Book Two in Elena Ferrante's Neapolitan QuartetIn Elena Ferrante's My Brilliant Friend introduced readers to the unforgettable Elena and Lila, whose lifelong friendship provides the backbone for the Neapolitan Novels. The Story of a New Name.

Book Two in Elena Ferrante's Neapolitan QuartetIn Elena Ferrante's My Brilliant Friend introduced readers to the unforgettable Elena and Lila, whose lifelong friendship provides the backbone for the Neapolitan Novels. I’m glad I kept going with Elena Ferrante’s Neapolitan trilogy. I wasn’t bowled over by My Brilliant Friend: I described myself as interested but not emotionally gripped. Enjoyed seeing Lenu grow, study, and.

Soon to be an HBO series, the follow-up to My Brilliant Friend in the New York Times bestselling Neapolitan quartet about two friends growing up in post-war Italy is a rich, intense, and generous-hearted family epic by Italy’s most beloved and acclaimed writer, Elena Ferrante, “one of the great novelists of our time.” (Roxana Robinson, The New York Times)In The Story of a New Name, Lila has recently married and made her enterée into the family business; Elena, meanwhile, continues her studies and her exploration of the world beyond the neighborhood that she so often finds stifling. Love, jealousy, family, freedom, commitment, and above all friendship: these are signs under which both women live out this phase in their stories. Marriage appears to have imprisoned Lila, and the pressure to excel is at times too much for Elena. Yet the two young women share a complex and evolving bond that is central to their emotional lives and is a source of strength in the face of life's challenges. In these Neapolitan Novels, Elena Ferrante, the acclaimed author of The Days of Abandonment, gives readers a poignant and universal story about friendship and belonging.Ferrante is one of the world’s great storytellers. With the Neapolitan quartet she has given her readers an abundant, generous, and masterfully plotted page-turner that is also a stylish work of literary fiction destined to delight readers for many generations to come.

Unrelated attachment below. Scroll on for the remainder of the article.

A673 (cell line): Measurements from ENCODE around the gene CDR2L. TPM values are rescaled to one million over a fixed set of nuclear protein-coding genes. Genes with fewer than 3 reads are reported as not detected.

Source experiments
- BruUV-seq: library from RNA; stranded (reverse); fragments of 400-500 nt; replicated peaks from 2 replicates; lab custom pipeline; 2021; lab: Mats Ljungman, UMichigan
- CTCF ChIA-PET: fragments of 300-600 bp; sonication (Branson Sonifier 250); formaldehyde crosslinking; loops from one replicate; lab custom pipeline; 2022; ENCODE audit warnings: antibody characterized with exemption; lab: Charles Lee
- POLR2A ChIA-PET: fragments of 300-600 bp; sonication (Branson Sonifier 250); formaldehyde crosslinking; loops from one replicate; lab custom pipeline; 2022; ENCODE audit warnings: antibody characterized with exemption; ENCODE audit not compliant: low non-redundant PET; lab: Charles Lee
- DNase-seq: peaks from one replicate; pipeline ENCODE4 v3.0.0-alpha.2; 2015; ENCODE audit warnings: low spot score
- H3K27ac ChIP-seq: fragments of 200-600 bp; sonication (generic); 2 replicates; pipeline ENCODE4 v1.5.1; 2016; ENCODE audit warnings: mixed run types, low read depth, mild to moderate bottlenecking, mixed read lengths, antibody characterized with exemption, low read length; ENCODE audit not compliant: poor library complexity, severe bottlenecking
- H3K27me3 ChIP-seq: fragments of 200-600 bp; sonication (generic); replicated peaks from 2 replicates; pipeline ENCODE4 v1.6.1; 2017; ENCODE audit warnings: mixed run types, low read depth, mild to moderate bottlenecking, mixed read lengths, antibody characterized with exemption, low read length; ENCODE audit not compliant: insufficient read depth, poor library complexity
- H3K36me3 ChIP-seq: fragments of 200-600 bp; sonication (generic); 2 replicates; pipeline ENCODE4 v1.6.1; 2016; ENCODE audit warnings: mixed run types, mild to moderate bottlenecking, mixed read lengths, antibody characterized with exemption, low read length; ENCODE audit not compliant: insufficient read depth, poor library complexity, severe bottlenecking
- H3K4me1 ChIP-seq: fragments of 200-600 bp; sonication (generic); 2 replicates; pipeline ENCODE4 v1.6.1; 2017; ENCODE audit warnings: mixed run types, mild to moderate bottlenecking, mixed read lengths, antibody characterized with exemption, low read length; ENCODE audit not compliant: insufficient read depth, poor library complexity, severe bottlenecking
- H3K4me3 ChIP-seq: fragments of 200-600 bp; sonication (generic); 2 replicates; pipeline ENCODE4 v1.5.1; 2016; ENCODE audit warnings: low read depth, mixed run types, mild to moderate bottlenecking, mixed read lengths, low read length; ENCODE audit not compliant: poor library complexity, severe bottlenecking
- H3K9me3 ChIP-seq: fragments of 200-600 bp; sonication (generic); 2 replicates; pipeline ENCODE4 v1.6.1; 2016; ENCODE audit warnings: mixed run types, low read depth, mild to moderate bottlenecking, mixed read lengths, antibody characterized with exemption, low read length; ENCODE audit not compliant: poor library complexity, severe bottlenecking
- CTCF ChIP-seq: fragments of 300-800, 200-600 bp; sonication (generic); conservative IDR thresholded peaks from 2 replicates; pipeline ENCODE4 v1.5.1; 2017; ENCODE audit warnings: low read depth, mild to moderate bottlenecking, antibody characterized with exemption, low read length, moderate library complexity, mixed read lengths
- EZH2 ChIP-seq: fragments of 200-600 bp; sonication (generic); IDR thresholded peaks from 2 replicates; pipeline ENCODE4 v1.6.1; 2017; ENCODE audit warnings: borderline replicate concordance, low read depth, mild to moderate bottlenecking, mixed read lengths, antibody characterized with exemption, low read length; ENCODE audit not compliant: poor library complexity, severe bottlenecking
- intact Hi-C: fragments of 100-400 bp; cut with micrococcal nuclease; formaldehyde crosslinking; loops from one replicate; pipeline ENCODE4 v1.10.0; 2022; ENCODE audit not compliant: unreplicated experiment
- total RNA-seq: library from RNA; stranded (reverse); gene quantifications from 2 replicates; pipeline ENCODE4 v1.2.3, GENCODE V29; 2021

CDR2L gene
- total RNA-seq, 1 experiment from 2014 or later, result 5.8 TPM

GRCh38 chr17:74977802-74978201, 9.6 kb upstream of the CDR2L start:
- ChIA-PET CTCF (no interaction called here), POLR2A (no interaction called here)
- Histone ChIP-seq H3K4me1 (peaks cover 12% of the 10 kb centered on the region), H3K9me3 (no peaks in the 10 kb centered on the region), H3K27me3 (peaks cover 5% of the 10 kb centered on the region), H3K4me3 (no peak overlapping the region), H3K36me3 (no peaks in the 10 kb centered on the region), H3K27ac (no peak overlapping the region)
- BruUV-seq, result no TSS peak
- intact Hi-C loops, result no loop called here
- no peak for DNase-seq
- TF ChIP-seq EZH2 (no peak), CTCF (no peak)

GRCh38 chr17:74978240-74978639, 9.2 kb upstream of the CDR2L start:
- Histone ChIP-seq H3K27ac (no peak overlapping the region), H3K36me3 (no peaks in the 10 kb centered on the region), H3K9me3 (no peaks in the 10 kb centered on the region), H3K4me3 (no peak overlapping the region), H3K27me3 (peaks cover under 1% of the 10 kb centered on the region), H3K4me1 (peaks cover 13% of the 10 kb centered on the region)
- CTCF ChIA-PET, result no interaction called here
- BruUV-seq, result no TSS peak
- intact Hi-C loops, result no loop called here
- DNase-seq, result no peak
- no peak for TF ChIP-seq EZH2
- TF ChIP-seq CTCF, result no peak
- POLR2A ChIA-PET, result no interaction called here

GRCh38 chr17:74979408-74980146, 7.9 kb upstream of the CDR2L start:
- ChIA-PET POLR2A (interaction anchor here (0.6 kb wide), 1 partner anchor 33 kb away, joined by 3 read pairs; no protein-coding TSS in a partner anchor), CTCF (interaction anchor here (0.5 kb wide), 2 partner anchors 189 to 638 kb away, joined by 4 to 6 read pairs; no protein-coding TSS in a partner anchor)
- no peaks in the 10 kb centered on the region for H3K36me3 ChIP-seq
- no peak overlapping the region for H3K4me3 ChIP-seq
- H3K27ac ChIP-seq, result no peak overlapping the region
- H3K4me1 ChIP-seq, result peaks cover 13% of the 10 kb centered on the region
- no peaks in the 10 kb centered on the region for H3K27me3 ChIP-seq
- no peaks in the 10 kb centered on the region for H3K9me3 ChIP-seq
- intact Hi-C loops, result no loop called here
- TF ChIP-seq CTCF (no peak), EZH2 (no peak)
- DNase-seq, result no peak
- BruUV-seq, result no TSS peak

User reviews
Pipet